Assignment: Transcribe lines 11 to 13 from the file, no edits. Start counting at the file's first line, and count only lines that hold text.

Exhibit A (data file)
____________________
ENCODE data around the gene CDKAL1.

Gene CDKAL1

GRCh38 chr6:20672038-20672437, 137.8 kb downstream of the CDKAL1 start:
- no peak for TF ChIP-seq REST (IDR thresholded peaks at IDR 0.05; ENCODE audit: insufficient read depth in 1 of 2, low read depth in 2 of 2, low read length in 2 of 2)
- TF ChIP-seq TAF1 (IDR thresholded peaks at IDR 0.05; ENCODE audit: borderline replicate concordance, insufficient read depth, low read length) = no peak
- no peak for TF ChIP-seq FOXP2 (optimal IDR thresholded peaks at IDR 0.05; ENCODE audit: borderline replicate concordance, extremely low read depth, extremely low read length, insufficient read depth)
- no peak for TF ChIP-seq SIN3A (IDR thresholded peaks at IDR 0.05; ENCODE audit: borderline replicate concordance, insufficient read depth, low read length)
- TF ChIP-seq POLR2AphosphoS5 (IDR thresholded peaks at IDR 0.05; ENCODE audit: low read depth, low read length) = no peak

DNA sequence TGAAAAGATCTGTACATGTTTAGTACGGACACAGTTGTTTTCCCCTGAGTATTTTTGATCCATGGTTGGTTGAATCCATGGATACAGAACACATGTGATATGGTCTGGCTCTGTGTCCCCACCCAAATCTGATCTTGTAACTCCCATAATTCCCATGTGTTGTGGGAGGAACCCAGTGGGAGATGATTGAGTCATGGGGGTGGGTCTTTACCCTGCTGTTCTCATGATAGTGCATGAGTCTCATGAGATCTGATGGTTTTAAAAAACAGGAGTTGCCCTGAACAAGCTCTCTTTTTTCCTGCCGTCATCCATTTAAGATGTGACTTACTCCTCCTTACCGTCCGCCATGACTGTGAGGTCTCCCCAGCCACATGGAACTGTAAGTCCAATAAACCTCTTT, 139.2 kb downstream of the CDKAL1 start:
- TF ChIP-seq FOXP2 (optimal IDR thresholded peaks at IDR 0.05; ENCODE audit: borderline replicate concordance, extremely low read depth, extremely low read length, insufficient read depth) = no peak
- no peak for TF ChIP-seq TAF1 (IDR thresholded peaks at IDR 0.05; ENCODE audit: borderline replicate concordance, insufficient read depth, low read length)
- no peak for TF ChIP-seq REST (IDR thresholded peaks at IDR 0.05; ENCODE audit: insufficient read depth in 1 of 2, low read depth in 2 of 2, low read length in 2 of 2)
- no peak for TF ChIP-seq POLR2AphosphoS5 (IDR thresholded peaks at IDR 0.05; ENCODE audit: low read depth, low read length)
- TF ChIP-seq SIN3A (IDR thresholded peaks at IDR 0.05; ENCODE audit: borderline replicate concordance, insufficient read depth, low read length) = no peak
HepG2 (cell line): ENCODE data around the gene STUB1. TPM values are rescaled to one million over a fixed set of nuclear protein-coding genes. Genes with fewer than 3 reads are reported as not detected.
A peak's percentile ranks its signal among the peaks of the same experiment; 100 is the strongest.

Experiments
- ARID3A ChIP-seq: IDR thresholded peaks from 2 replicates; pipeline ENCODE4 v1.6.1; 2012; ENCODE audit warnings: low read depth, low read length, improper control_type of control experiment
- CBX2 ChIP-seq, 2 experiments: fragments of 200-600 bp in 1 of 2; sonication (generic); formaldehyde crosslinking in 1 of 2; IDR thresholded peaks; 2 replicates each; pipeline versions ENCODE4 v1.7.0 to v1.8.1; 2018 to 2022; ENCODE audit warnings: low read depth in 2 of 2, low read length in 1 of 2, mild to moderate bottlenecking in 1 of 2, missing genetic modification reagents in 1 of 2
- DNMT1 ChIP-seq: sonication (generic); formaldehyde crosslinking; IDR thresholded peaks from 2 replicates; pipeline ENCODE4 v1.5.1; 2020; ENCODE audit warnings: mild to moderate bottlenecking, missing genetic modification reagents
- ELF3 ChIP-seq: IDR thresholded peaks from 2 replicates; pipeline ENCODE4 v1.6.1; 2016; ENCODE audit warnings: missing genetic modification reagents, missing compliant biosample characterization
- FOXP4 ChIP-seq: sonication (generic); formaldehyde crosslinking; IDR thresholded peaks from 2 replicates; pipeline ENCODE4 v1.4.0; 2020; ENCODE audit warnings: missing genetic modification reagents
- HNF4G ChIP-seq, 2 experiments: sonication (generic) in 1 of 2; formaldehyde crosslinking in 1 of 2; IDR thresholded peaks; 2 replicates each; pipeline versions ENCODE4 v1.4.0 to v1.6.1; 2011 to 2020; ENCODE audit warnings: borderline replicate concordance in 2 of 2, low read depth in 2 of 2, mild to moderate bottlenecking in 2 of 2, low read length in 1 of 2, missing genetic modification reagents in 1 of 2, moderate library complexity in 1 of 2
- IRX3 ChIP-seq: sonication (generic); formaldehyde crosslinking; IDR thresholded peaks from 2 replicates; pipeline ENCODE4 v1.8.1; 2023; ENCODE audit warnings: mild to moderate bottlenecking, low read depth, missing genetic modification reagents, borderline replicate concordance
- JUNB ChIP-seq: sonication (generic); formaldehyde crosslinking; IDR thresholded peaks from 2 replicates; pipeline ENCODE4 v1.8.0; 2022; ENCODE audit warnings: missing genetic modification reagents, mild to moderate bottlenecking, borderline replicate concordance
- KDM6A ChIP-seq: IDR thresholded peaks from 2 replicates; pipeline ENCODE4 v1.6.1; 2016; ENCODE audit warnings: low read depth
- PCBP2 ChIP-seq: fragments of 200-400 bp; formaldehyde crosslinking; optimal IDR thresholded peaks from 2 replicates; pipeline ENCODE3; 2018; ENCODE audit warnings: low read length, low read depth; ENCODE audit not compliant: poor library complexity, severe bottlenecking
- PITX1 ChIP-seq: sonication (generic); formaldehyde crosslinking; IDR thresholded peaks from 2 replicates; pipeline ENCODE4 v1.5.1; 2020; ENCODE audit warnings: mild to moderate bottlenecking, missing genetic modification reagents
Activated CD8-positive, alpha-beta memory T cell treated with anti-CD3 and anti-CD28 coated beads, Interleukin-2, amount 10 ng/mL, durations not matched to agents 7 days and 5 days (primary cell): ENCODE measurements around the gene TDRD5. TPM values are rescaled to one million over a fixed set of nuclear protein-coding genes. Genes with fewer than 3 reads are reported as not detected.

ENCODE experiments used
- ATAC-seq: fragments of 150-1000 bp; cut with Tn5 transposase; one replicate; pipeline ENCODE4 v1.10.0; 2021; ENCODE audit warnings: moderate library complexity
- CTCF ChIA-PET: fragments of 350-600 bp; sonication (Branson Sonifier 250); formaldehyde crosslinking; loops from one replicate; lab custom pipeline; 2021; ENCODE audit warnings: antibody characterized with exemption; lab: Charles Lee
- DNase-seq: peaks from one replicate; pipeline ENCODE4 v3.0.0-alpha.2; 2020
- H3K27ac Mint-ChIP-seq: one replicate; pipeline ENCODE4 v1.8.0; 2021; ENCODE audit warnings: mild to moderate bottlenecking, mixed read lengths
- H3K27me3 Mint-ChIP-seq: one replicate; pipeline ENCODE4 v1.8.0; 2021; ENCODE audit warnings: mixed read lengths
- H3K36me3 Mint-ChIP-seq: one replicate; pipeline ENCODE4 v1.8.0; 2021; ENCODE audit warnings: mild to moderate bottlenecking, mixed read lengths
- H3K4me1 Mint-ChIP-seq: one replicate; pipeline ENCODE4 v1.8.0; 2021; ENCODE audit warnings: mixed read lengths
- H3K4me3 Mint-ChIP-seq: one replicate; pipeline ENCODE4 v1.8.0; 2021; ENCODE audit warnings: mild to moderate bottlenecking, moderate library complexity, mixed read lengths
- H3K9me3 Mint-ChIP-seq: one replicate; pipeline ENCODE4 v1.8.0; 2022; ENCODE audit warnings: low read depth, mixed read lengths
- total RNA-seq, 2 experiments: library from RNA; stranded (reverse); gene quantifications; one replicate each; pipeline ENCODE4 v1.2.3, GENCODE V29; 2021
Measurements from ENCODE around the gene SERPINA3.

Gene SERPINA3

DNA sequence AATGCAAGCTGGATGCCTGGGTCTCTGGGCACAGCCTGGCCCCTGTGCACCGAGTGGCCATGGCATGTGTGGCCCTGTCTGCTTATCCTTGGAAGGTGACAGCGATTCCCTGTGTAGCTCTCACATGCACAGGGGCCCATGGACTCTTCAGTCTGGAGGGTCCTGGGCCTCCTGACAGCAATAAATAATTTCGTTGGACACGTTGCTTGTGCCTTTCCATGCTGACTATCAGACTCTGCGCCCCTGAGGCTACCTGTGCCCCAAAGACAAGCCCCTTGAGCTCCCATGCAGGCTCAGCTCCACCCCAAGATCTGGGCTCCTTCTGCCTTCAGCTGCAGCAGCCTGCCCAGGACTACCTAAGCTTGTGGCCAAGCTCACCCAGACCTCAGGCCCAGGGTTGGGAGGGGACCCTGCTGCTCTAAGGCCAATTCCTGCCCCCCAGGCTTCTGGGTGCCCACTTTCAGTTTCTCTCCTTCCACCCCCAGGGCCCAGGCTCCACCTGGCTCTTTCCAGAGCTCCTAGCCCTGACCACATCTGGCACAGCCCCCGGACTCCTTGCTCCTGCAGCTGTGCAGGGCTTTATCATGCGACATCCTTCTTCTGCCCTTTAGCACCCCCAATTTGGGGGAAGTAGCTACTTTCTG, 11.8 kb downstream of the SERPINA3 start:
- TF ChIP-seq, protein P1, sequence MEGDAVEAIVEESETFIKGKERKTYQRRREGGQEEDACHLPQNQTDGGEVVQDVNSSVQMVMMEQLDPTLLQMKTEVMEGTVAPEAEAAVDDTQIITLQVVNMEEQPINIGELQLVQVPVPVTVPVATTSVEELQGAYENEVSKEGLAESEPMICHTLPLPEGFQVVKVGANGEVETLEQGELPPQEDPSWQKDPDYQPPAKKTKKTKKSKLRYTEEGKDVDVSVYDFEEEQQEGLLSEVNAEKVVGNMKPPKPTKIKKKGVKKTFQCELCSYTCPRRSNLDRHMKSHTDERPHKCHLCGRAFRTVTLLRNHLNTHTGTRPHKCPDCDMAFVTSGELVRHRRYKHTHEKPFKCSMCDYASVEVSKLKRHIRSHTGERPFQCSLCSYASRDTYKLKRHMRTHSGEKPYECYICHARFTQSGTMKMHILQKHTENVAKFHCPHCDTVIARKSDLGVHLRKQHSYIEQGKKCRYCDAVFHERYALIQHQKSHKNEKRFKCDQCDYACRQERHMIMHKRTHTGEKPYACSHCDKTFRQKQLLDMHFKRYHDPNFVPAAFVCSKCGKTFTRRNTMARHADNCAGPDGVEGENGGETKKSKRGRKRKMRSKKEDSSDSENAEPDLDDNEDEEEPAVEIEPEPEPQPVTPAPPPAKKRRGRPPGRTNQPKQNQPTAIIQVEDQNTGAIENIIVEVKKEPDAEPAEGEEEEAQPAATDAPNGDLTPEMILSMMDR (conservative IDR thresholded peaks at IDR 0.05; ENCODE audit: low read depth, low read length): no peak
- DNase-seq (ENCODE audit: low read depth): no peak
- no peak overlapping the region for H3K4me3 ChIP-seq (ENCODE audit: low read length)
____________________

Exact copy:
- no peak for TF ChIP-seq TAF1 (IDR thresholded peaks at IDR 0.05; ENCODE audit: borderline replicate concordance, insufficient read depth, low read length)
- no peak for TF ChIP-seq REST (IDR thresholded peaks at IDR 0.05; ENCODE audit: insufficient read depth in 1 of 2, low read depth in 2 of 2, low read length in 2 of 2)
- no peak for TF ChIP-seq POLR2AphosphoS5 (IDR thresholded peaks at IDR 0.05; ENCODE audit: low read depth, low read length)